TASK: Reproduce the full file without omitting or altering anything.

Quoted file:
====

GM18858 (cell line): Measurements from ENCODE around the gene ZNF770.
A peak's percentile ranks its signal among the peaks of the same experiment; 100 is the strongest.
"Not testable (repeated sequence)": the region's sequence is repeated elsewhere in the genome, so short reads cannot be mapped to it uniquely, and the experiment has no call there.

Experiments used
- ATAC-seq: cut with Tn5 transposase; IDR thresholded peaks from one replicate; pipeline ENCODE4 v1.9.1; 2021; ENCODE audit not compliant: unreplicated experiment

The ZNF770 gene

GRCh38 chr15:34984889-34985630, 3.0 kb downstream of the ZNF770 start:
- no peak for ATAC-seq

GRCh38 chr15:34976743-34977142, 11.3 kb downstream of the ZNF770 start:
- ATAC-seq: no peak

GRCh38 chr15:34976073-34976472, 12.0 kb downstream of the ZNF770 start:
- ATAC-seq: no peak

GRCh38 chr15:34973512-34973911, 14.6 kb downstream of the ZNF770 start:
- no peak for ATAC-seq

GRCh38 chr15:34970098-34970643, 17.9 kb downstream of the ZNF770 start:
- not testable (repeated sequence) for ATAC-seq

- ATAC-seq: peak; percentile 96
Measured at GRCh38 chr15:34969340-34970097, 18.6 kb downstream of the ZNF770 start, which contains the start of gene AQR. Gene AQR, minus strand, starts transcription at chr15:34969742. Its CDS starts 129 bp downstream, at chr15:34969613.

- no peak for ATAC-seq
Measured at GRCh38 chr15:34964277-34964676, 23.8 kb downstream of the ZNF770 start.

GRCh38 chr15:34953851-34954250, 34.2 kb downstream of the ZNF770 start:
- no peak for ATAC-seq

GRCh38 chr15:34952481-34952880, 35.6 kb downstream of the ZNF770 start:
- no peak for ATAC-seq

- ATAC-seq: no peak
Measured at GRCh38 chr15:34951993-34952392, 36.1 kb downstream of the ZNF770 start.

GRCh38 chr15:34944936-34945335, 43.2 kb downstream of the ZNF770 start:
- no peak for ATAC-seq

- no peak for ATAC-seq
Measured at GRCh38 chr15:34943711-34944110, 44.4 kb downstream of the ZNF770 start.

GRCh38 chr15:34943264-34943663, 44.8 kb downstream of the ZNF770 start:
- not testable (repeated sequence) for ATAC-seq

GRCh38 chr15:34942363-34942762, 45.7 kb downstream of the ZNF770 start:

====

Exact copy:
GM18858 (cell line): Measurements from ENCODE around the gene ZNF770.
A peak's percentile ranks its signal among the peaks of the same experiment; 100 is the strongest.
"Not testable (repeated sequence)": the region's sequence is repeated elsewhere in the genome, so short reads cannot be mapped to it uniquely, and the experiment has no call there.

Experiments used
- ATAC-seq: cut with Tn5 transposase; IDR thresholded peaks from one replicate; pipeline ENCODE4 v1.9.1; 2021; ENCODE audit not compliant: unreplicated experiment

The ZNF770 gene

GRCh38 chr15:34984889-34985630, 3.0 kb downstream of the ZNF770 start:
- no peak for ATAC-seq

GRCh38 chr15:34976743-34977142, 11.3 kb downstream of the ZNF770 start:
- ATAC-seq: no peak

GRCh38 chr15:34976073-34976472, 12.0 kb downstream of the ZNF770 start:
- ATAC-seq: no peak

GRCh38 chr15:34973512-34973911, 14.6 kb downstream of the ZNF770 start:
- no peak for ATAC-seq

GRCh38 chr15:34970098-34970643, 17.9 kb downstream of the ZNF770 start:
- not testable (repeated sequence) for ATAC-seq

- ATAC-seq: peak; percentile 96
Measured at GRCh38 chr15:34969340-34970097, 18.6 kb downstream of the ZNF770 start, which contains the start of gene AQR. Gene AQR, minus strand, starts transcription at chr15:34969742. Its CDS starts 129 bp downstream, at chr15:34969613.

- no peak for ATAC-seq
Measured at GRCh38 chr15:34964277-34964676, 23.8 kb downstream of the ZNF770 start.

GRCh38 chr15:34953851-34954250, 34.2 kb downstream of the ZNF770 start:
- no peak for ATAC-seq

GRCh38 chr15:34952481-34952880, 35.6 kb downstream of the ZNF770 start:
- no peak for ATAC-seq

- ATAC-seq: no peak
Measured at GRCh38 chr15:34951993-34952392, 36.1 kb downstream of the ZNF770 start.

GRCh38 chr15:34944936-34945335, 43.2 kb downstream of the ZNF770 start:
- no peak for ATAC-seq

- no peak for ATAC-seq
Measured at GRCh38 chr15:34943711-34944110, 44.4 kb downstream of the ZNF770 start.

GRCh38 chr15:34943264-34943663, 44.8 kb downstream of the ZNF770 start:
- not testable (repeated sequence) for ATAC-seq

GRCh38 chr15:34942363-34942762, 45.7 kb downstream of the ZNF770 start: